Promise686 is pleased to be recognized as a faith-based organization with an effective “grass roots” plan tailored to the specific foster care needs in our community, forging partnerships with local DFCS offices and positively impacting statistics by partnering with churches to provide quality foster homes for longer-term placements.
The Faith and Community Alliance in Georgia exists to enhance partnerships between state agencies and faith-based organizations as they each seek to come to the aid of those “experiencing tragedy, family issues or economic hardship.”
It Takes A Village to Improve Foster Care System – December 8, 2017, Gainesville Times Editorial Board, Hall County, GA
Children do not want a better family, they want their family to be better, a wise juvenile judge once said. Putting families back together is one of the primary goals of the foster care system. Putting families back together is hard when mom and dad are in Hall County and their children are living with a foster family hours away in South Georgia.
With 274 children in foster care in Hall County and just 63 foster homes to take care of them, the majority are placed with families outside of Hall. Complicating those numbers are the fact that private child placing agencies, for various reasons, often fill some of those 63 homes in Hall County with children from other counties.
In Hall County April 2016 to March 2017, 46 percent of foster children leaving DFCS custody were reunited with their families. That compares to a state average of 55 percent. Reunification is not always in the best interest of the children, but when possible, healing the entire family is a grand purpose.
Local nonprofit Supporting And Fostering Families Together and the juvenile court gathered numerous stakeholders at an hours long summit Nov. 30th.
Believe 2017 to Help Area Children – July 15, 2017, LaGrange Daily News, Troup County, GA
A total of 39 children from Troup County have been separated from not just their home, but everyone they know in their lives.
“Believe 2017 brings the needs of our foster children to the forefront,” said Laura Jeter of Promise686, a faith based initiative. “Our community is in desperate need of foster homes. With the community resources and ministries like Promise 686- Live the Promise, foster families are born. As members of care groups wrap around foster and adoptive parents, they witness firsthand the life of fostering.
Many times, members of these support groups decide to become involved a little more, which for some results in accepting the call to foster on their own.”As we grow foster parents within our churches and community, we can conquer our goal to allow Troup County children to remain in their familiar surroundings with the stability of the same classmates, teachers, doctors, etc.“
State Budget Will Invest in Foster Families, Caseworkers – April 30, 2017, Gainesville Times, Hall County, GA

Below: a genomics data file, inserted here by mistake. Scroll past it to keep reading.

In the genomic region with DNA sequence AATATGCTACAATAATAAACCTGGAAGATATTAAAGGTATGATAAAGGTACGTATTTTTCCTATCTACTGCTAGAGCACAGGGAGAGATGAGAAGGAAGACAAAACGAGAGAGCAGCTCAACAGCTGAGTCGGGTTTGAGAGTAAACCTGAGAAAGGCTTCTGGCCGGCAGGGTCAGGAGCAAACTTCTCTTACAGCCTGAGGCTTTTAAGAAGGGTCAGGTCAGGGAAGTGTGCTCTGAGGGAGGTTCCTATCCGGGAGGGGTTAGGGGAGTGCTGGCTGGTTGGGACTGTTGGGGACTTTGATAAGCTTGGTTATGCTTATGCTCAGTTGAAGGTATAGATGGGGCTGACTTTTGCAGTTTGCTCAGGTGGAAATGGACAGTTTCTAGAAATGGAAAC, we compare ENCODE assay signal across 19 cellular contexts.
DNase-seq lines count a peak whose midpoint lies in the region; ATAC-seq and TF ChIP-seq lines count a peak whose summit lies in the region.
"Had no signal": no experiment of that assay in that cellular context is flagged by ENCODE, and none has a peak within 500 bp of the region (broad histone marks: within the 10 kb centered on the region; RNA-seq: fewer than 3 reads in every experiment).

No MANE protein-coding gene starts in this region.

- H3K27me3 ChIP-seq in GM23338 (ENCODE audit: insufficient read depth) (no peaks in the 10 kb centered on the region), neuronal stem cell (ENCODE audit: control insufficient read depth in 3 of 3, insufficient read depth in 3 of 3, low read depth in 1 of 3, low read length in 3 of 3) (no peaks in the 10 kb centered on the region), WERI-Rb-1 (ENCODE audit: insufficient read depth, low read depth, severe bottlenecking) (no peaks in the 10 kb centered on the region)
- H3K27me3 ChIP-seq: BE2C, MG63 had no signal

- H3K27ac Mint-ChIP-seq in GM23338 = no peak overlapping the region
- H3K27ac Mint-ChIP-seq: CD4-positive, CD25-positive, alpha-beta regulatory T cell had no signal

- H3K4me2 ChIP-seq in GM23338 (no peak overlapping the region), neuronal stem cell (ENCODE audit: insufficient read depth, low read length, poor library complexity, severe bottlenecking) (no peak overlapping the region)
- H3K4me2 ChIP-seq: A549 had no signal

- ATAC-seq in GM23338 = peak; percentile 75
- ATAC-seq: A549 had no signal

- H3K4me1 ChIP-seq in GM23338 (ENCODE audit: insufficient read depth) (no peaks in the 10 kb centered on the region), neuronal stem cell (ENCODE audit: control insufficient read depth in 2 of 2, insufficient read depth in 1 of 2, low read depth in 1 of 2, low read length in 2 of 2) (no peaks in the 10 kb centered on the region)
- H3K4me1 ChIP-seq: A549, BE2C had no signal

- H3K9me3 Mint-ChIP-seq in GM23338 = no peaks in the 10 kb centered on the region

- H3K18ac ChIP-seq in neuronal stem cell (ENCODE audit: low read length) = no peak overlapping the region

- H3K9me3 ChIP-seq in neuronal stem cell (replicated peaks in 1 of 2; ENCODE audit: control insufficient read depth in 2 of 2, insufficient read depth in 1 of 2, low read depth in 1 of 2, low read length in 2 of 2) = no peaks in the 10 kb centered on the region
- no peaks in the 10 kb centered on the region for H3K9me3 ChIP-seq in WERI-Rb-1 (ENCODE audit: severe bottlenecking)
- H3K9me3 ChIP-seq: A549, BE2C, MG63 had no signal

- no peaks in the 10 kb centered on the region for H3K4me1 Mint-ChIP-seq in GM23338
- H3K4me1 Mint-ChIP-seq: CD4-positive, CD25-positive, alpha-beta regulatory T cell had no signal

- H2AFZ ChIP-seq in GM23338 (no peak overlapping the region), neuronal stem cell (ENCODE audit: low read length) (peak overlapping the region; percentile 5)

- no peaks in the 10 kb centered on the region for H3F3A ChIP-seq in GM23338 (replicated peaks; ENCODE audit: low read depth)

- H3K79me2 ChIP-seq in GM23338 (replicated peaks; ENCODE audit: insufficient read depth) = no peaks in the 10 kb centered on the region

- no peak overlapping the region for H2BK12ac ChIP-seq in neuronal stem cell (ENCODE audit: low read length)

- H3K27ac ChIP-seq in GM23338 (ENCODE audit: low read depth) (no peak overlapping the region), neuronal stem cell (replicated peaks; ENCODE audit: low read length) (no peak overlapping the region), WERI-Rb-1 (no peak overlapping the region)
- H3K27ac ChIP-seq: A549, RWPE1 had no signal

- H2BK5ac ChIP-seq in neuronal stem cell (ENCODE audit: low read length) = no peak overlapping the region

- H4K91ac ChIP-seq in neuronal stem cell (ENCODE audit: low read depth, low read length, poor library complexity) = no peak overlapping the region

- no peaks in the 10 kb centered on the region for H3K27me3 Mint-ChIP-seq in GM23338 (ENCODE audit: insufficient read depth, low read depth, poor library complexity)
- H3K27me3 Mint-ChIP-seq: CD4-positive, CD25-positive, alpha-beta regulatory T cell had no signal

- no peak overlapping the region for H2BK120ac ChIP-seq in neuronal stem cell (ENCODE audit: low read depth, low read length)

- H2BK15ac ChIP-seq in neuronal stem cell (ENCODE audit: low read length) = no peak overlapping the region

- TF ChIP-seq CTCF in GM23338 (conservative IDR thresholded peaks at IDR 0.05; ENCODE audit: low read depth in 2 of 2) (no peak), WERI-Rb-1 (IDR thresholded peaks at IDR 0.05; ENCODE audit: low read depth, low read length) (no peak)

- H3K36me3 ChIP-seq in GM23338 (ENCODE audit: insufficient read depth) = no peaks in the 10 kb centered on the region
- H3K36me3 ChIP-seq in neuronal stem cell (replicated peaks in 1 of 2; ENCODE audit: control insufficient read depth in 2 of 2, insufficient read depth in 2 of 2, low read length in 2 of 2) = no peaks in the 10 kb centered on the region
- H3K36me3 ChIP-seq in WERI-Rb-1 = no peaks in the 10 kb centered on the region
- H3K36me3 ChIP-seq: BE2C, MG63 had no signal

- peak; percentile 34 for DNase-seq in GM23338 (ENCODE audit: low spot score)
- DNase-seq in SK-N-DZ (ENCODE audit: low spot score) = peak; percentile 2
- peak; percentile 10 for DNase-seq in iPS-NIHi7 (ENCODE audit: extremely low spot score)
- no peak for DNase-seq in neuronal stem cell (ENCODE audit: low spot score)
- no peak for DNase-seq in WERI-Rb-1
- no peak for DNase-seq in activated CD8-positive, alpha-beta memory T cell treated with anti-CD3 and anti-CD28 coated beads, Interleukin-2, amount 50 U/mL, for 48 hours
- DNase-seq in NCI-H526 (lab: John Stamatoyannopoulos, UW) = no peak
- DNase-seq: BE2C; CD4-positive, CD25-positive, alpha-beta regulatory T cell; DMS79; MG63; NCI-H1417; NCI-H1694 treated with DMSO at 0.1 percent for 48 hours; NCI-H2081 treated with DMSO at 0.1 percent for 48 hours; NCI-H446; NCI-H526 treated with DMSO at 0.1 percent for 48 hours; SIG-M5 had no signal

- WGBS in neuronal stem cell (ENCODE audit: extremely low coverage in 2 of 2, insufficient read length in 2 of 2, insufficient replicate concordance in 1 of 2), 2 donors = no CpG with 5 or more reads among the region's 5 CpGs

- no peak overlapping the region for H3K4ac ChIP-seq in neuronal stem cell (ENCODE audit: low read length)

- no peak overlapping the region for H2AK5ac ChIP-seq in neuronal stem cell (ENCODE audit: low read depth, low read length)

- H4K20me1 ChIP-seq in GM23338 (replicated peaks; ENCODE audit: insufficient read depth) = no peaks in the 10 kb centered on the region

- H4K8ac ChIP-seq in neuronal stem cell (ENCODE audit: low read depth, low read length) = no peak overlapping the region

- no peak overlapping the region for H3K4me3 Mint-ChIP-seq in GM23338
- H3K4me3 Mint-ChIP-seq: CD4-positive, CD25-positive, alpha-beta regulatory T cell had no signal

“After noticing a high rate of foster parents quitting, Promise 686 President and CEO Andy Cook said the goal was to create a support network for foster families. Promise 686 works with churches to recruit, train and support foster families.”
Churches, DFCS Working to Recruit Foster Parents – March 24, 2017, Gainesville Times, Hall County, GA
“Promise686, a ministry assisting foster care families, has recently joined efforts in Gainesville and Hall County. Bray said she hopes DFCS can recruit foster parents along with Promise686 so “we have a number of people recruiting for us.” Promise686’s Regional Manager Jean Rector, whose work covers the Hall County area, said the group hopes to connect with the Hall foster care coalition, which includes about 10 local churches working with the United Methodist Children’s Home, a private child-placing agency.
Rector said the Promise686 ministry creates a Care Community for a foster family, which could include weekly meals or background-checked babysitters.”
State of Emergency: Shortage of foster homes leads to separation… – August 30, 2015, Rome News-Tribune, Floyd County, GA
“Georgia is in a “state of emergency” when it comes to foster care, and Floyd County was ranked the fifth highest county per capita for children removed from their homes, according to DFCS officials and a report from Georgia Child Welfare Measures. Some 244 children from Floyd County were sent into foster care from April 2014 through March 2015, according to the statistics. That state rate over that time period was 31.2 children per 10,000. Floyd County’s rate was 104.5 per 10,000. Why is the rate so high? There are several reasons, according to local officials…”
In the spring of 2015, our local Atlanta news outlet, Channel 2, WSB.tv, chose to highlight the “desperate” nature of the foster care crisis in Georgia. With over 12,000 children in foster care, an already over-taxed system is breaking under the weight of the need. Unusual and costly measures are being taken to provide a semblance of safety for the children waiting for placements. But, hotels are not homes.
“The opinions of taxpayer and guests varied greatly when they learned DFCS was using the hotels off Camp Creek Parkway in South Fulton County to house children with nowhere else to go.”
“DFCS says it has a desperate need right now for more foster families and hopes legislation that passed this last session will help.”